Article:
Dr Heather Sheldon: modelling geological processes
Dr Heather Sheldon’s work in the numerical modelling of geological processes is shedding light on the formation of ore deposits.
4 October 2007 | Updated 14 October 2011
In this article
- Publishing History
Dr Heather Sheldon is a Research Scientist for CSIRO Exploration and Mining.
She is based at the Australian Resources Research Centre (ARRC) at Kensington in Perth, Western Australia.
Dr Sheldon is involved in several activities in computational geoscience. These include:
numerical modelling to explore generic features of gold mineralisation in the Yilgarn craton in Western Australia
development and numerical implementation of a ‘damage mechanics’ formulation for simulating rock deformation
exploring the relationships between and benefits of different techniques for modelling rock deformation, for example, stress transfer, finite difference, discrete element.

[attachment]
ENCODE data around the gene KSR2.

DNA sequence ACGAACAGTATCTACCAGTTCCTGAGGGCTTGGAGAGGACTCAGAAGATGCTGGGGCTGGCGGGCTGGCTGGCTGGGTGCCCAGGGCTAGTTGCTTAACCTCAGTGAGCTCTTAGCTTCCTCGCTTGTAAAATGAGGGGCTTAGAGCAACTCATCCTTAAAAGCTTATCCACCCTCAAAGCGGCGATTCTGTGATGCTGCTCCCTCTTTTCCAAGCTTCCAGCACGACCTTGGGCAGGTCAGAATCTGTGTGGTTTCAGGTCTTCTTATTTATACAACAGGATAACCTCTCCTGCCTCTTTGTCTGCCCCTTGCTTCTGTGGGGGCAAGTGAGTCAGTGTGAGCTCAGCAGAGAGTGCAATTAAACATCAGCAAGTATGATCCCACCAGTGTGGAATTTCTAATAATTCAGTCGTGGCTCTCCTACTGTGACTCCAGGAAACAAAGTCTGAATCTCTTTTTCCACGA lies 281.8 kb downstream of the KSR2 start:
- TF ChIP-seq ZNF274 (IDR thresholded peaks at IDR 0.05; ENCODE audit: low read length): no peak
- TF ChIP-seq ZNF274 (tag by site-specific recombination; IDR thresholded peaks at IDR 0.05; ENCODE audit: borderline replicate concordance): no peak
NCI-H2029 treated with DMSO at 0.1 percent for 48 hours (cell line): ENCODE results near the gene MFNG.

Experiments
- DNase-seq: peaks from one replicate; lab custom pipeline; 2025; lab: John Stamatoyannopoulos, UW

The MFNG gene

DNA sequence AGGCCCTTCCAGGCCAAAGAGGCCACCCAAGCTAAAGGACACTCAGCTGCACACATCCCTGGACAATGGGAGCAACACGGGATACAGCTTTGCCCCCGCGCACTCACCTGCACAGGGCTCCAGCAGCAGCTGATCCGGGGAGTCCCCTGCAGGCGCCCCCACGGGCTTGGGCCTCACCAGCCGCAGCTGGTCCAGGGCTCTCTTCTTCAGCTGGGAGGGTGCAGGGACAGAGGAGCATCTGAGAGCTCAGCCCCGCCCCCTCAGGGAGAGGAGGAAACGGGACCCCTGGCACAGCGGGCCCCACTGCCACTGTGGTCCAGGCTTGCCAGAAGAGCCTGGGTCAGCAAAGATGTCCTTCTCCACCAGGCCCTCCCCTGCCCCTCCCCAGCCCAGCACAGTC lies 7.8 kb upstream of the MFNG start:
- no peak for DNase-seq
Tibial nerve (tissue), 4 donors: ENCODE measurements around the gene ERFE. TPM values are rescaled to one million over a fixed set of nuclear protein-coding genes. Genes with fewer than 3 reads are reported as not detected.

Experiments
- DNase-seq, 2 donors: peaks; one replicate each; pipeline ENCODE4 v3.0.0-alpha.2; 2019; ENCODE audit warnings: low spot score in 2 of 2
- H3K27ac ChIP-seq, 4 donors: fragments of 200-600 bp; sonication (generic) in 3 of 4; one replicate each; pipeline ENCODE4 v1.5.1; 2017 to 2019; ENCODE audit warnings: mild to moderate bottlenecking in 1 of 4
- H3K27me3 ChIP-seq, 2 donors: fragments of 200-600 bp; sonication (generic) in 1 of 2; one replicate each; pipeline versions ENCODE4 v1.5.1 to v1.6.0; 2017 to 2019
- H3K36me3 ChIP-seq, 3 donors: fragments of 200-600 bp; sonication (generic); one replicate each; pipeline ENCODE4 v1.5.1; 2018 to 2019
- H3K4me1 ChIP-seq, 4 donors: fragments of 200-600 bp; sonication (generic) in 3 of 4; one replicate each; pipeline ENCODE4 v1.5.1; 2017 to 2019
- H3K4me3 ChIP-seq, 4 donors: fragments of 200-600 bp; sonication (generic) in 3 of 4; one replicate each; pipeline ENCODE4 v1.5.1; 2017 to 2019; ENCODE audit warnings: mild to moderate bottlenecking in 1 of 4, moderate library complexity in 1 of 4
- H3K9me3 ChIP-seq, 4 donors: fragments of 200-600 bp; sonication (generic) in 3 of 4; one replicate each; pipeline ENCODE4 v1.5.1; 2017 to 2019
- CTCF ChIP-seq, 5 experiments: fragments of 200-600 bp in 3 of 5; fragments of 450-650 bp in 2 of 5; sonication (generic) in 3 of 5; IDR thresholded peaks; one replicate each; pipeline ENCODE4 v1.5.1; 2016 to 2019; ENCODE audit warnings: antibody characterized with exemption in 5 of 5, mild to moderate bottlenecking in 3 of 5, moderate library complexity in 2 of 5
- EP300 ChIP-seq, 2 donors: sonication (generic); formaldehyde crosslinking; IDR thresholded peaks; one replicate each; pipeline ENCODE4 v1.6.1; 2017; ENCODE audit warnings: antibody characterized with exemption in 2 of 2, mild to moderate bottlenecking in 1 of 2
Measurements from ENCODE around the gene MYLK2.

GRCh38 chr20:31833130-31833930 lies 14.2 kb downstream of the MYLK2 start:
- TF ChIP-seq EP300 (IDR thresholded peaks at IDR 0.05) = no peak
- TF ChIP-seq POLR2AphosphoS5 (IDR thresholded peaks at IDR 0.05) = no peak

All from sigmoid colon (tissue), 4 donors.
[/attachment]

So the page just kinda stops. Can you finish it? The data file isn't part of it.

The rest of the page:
Dr Sheldon is interested in understanding the interactions between mechanical, chemical, and thermal processes in geological systems.
Dr Sheldon joined CSIRO in June 2003.
Her primary research interest lies in understanding the coupling between mechanical, chemical and thermal processes in geological systems.
She is especially interested in how these processes result in the formation of ore deposits.
Dr Sheldon uses numerical models to explore the interactions between:
Dr Sheldon has been awarded a:
Bachelor of Science in Geology from the University of Wales, United Kingdom, in 1999
Doctor of Philosophy at the University of Liverpool in the United Kingdom in 2003.
Her doctoral thesis was on numerical modelling of reactive fluid flow and deformation in geological systems with applications to pressure solution in sandstones and magma generation in the continental crust.
Dr Sheldon has published several peer-reviewed journal articles, and given oral presentations and posters at Australian and international conferences.
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